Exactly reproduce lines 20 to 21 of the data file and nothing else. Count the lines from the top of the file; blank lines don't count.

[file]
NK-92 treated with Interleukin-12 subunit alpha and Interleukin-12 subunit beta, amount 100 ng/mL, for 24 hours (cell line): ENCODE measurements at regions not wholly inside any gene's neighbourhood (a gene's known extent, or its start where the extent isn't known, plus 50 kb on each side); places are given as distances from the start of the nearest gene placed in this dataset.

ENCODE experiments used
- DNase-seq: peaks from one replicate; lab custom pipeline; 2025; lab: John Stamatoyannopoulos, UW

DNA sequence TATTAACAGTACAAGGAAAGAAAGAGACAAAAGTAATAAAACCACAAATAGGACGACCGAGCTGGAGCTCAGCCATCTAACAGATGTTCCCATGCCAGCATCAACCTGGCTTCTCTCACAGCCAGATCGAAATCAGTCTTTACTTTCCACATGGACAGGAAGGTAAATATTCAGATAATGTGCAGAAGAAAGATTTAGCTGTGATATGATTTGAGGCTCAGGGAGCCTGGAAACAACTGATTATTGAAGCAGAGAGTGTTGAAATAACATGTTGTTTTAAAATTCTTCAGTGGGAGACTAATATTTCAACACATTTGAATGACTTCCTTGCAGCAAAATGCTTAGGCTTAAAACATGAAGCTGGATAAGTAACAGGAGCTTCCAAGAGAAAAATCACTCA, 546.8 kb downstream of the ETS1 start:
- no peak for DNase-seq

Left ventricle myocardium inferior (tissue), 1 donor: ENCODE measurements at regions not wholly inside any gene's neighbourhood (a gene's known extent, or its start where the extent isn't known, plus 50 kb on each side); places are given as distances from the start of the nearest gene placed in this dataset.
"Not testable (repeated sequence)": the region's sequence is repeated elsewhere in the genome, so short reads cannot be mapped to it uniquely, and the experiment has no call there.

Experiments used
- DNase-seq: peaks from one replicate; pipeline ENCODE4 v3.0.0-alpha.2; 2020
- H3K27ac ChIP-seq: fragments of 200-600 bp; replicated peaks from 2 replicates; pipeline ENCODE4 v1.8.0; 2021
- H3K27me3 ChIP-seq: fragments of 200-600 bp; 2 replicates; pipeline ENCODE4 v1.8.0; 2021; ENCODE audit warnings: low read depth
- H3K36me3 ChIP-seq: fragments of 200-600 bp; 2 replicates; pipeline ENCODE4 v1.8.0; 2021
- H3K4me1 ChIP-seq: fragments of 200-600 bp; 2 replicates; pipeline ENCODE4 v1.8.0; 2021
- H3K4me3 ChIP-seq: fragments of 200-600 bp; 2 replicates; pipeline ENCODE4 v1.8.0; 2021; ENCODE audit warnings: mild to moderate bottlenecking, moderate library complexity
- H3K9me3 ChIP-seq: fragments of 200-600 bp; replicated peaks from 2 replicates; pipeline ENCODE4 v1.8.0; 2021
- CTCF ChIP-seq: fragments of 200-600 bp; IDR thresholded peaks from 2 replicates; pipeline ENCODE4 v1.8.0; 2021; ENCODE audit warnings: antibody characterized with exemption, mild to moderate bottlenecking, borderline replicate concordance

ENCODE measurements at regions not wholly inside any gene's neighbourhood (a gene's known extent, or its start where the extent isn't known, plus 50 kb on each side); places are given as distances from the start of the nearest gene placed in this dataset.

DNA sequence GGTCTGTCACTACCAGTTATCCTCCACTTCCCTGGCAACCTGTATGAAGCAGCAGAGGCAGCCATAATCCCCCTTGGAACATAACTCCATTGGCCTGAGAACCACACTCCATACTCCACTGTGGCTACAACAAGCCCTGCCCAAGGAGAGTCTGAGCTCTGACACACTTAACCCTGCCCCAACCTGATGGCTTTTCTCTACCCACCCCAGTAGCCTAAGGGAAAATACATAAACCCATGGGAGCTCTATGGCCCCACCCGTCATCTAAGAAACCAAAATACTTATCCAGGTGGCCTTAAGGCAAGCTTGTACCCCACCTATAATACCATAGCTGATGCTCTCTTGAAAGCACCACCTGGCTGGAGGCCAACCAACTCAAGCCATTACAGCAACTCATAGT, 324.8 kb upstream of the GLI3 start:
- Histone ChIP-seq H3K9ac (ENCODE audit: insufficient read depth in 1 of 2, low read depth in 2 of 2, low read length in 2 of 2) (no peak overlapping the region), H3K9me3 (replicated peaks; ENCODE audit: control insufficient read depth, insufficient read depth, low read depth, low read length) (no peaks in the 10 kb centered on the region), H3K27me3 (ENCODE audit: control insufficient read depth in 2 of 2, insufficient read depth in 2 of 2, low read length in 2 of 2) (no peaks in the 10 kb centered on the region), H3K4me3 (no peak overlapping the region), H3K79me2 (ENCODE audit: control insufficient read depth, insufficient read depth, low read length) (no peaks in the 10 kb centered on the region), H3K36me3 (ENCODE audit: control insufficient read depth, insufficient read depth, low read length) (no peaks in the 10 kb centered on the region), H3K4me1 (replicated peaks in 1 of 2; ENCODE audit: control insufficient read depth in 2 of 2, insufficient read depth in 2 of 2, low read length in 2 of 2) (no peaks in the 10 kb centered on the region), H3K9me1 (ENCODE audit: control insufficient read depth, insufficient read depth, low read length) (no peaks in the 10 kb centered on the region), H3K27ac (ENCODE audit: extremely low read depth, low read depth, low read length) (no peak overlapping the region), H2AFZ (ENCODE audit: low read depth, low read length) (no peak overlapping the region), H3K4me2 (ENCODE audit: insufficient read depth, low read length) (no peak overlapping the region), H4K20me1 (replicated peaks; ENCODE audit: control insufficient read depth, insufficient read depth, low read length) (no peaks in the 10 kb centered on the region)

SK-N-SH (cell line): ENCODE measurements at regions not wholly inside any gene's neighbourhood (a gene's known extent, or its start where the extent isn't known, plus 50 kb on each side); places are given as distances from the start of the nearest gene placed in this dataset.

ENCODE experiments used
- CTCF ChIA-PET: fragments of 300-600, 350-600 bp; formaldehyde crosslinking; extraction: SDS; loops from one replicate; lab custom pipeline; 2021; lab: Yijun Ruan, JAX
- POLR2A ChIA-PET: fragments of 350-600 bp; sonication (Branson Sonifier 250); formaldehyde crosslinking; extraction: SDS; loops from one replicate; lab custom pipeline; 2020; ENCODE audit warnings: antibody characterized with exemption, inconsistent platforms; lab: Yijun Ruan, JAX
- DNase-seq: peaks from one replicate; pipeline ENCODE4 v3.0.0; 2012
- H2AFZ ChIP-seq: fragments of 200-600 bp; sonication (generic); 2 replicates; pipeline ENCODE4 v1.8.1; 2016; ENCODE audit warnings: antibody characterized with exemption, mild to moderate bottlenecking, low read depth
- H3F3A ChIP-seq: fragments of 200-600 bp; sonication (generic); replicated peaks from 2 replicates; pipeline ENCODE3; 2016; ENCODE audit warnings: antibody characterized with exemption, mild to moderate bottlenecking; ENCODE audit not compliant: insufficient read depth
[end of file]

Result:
SK-N-SH (cell line): ENCODE measurements at regions not wholly inside any gene's neighbourhood (a gene's known extent, or its start where the extent isn't known, plus 50 kb on each side); places are given as distances from the start of the nearest gene placed in this dataset.

ENCODE experiments used